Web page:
And thank god for shared state, otherwise things would never be fast. How do I do work cancellation to cancel fork join tasks (like tree searches) which have become unnecessary... without CAS'ing a boolean? Why should I use "persistent" data structures like hash tries when I lose superlinear speedups due to cache locality? Even something basic like having n worker threads depends on using a mutable (and lock-free, of course) work queue. In my task especially I have no choice; I'm updating GPU memory. My PCIe bus (and the memory allocator for that matter) just isn't fast enough to allocate a gigantic chunk of memory every ~32ms frame. And even if it were, I'd be wasting all that time on something unnecessary and losing out on absolute buckets of performance that could have gone to shading.

Obviously you minimize this surface area. But you don't get rid of it completely. And for the record, Haskell has MVars, Clojure has atomics, etc. You just try to make the synchronization points as small as possible (because contention is bad for performance, too). Keeping track of unique ownership is a good idea, too. I believe in Go this is enshrined as the adage "share by communicating, don't communicate by sharing".

Exactly, function programming keeps the sync to a very small surface area where it's most obvious and explicit. And like anything there is a tradeoff, lose formal verification to eek out some more speed out of a domain specific problem. But if you can spare it correctness is usually preferred to something blazing fast that crashes.
Spoiled Milk
Banned
(08-03-2017, 05:04 AM)

Originally Posted by Somnid

Idiomatic Rust prefers method chains over control structures precisely because the latter is considered "uglier" in that community. But what's cool about Option<T> over null is you get a bunch of benefits over null like forcing it to be dealt with and the caller knowing what to expect, but it's a normal Enum with a bit of sugar, no special privilege necessary.

I agree with forced handling, I'm just saying that it's really onerous when you do it through methods and closures. And you're wrong about it being considered "uglier" - a huge amount of people in Rust clamored for the ? early return syntax and the try! macro had been in the std since the beginning. I think the RFC that added ? was the most commented-on RFC in rust history.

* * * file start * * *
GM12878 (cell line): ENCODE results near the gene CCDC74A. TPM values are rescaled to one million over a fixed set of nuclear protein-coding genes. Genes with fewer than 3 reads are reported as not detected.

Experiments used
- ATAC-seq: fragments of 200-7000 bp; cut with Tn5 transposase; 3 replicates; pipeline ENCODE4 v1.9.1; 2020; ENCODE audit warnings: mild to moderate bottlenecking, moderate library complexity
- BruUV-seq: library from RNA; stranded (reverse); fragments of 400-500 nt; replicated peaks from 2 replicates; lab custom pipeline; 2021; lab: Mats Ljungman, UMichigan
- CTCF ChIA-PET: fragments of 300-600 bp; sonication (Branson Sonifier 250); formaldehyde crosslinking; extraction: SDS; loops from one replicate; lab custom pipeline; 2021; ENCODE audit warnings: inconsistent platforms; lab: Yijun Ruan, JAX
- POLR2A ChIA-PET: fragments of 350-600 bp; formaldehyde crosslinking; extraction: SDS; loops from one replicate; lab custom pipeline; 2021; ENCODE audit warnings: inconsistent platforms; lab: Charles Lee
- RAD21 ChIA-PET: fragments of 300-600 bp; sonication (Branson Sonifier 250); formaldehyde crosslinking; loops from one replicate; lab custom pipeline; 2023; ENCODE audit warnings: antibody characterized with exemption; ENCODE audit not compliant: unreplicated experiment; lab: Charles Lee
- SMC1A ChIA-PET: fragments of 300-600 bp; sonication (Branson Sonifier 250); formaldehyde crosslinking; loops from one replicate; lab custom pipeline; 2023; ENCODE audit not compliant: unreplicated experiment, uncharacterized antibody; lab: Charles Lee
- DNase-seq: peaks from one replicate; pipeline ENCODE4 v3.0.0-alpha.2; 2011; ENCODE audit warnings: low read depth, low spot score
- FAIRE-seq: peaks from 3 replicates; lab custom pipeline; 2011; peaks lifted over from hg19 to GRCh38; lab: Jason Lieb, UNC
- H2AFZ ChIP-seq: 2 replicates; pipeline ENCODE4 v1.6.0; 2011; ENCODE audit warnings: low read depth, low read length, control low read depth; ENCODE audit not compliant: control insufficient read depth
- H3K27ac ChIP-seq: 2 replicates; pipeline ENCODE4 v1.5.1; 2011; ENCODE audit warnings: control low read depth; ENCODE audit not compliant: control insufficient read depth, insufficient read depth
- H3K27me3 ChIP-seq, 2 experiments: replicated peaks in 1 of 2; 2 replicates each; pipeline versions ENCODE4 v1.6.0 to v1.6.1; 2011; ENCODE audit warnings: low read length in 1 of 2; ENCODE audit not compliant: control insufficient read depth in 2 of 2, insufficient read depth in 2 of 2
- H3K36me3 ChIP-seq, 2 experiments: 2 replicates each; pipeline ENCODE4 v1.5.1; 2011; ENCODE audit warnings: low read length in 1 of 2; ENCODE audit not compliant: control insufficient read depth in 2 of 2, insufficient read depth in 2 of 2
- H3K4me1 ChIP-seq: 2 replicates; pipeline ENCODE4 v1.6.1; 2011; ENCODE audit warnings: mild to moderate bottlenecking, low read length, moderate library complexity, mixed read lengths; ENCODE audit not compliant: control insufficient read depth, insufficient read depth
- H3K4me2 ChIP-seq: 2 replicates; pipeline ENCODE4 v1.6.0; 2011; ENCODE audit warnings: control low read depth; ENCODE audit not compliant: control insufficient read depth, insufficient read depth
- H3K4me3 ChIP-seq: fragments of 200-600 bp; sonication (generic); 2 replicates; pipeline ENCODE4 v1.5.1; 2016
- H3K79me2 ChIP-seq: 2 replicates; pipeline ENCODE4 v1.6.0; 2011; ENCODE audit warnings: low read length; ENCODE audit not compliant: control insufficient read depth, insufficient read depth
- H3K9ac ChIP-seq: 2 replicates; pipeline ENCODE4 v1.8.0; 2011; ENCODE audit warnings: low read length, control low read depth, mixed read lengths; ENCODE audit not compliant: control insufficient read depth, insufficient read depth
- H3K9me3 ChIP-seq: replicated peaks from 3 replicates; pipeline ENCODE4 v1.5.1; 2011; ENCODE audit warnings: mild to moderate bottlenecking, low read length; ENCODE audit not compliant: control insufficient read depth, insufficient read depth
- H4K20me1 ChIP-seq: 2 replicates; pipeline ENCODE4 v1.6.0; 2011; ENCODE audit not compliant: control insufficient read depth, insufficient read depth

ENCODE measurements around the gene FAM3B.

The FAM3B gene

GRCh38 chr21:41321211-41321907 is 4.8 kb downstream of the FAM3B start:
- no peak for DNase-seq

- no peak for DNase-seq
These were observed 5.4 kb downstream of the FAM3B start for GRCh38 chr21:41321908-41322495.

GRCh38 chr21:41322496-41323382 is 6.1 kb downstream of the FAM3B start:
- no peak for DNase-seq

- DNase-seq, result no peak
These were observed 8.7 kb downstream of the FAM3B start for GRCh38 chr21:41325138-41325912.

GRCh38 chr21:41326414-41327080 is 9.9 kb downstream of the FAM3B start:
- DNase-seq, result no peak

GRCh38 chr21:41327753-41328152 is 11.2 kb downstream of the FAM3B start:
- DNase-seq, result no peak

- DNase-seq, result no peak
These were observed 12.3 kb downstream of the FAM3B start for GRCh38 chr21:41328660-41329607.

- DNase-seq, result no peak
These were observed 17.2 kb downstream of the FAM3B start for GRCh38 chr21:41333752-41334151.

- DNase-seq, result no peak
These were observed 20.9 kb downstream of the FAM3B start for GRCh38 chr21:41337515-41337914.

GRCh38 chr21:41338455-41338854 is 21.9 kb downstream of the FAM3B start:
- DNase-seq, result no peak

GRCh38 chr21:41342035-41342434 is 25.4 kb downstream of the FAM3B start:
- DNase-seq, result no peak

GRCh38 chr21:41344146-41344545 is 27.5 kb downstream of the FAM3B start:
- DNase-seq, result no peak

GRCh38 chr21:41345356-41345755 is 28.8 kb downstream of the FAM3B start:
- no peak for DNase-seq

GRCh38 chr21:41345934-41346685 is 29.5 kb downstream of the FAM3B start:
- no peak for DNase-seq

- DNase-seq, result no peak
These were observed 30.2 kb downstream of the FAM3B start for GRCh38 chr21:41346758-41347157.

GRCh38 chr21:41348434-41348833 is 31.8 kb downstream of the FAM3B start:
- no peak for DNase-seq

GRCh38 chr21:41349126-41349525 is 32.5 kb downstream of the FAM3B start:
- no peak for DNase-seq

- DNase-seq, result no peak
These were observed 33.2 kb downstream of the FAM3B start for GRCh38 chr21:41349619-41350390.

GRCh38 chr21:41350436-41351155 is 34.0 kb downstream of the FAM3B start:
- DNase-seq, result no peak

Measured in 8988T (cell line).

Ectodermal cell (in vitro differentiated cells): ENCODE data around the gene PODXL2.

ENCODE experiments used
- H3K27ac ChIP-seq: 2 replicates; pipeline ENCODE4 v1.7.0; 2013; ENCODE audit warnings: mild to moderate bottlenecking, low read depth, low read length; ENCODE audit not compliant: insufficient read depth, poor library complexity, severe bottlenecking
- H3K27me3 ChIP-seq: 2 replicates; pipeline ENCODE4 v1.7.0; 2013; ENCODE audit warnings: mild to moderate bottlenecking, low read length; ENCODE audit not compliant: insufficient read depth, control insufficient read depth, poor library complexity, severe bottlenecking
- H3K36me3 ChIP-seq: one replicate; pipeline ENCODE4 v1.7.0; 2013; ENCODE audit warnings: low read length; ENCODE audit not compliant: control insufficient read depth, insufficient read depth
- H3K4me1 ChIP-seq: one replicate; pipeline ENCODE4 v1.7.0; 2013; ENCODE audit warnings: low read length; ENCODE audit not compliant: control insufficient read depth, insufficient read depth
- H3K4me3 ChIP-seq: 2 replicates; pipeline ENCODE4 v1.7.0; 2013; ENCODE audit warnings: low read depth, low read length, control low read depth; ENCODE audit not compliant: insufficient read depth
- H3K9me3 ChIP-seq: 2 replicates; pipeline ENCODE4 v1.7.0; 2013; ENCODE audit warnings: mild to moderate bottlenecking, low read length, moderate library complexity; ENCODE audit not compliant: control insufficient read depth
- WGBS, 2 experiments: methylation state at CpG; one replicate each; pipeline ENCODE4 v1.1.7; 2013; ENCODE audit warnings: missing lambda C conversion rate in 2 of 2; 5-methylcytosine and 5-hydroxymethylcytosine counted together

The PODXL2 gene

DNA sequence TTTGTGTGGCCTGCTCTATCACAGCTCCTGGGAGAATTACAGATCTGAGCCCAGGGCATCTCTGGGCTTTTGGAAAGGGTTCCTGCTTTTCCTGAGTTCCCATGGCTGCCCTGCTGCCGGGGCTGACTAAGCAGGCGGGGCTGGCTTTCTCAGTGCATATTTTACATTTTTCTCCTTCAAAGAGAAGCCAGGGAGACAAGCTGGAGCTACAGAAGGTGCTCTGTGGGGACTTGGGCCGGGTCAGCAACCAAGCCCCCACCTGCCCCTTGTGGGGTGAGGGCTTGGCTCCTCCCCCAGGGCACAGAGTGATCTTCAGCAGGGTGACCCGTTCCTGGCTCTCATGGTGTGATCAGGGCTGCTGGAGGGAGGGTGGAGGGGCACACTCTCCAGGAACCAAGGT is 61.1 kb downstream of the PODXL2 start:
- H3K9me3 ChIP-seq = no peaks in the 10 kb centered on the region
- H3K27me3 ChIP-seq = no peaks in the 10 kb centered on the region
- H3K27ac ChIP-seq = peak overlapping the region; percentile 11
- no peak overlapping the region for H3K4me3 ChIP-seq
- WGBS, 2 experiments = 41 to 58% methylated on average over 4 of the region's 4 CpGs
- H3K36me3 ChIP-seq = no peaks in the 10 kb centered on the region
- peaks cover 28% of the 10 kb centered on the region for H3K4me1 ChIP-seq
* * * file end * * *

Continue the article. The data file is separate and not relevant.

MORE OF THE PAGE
That's all about standard types, you can use strings if you really want. Exceptions are objects in most languages, the difference is using a tagged union type it only comes out of the function in one way that is explicitly represented by the type signature with no upward propagation so you don't wind up with large catch-alls or not catching at all.

The bolded is pretty rarely the case for me. I've experienced writing subsystems that all have their own set of possible errors but which eventually bubble up to the orchestration of the main program and need to be logged or handled there. I either have to make huge unions that represent every error in the entire application or (more commonly) make separate, redundant definitions for all the subsets I plan on using and implement the Into trait (which is why try! has always expanded into "return error.into()" in the erroring case, btw). My point is that I'd much prefer starting with a large set and then writing subsets of cases as type synonyms.

Exactly, function programming keeps the sync to a very small surface area where it's most obvious and explicit. And like anything there is a tradeoff, lose formal verification to eek out some more speed out of a domain specific problem. But if you can spare it correctness is usually preferred to something blazing fast that crashes.

This is tautological. If speed doesn't matter, speed doesn't matter? I'm not saying everything has to be as fast as humanly possible, but my brain twitches when people say that the slowdown of Moore's Law + need for concurrency means that people should move to a paradigm of immutability. Speed is the sine qua non of parallelism. If it's not going to be fast, then why are you doing it? And don't underestimate the fantastic slowdown of functional datastructures. My experience is they can be an order to two orders of magnitude slower than the equivalent mutable, data-contiguous, ephemeral solution.

Also boo at "formal verification". I've never seen a functional program actually formally verified beyond what the type system already affords (which is not much except memory and exception safety). The safest programs in the world that are actually, really formally verified are being written in mutable C and Ada under DOD software engineering standards. These are your rockets, your airplanes, your infrastructure, you name it.
cpp_is_king
(08-03-2017, 05:56 AM)
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Formal verification isn't how you harden software, fuzz testing is
Kieli
Member
(08-03-2017, 06:48 AM)
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Code:

x=0;\n\twhile (x < 10) { \n \tx++; \n }
Does anyone know where there's 9 whitespace tokens in the code above?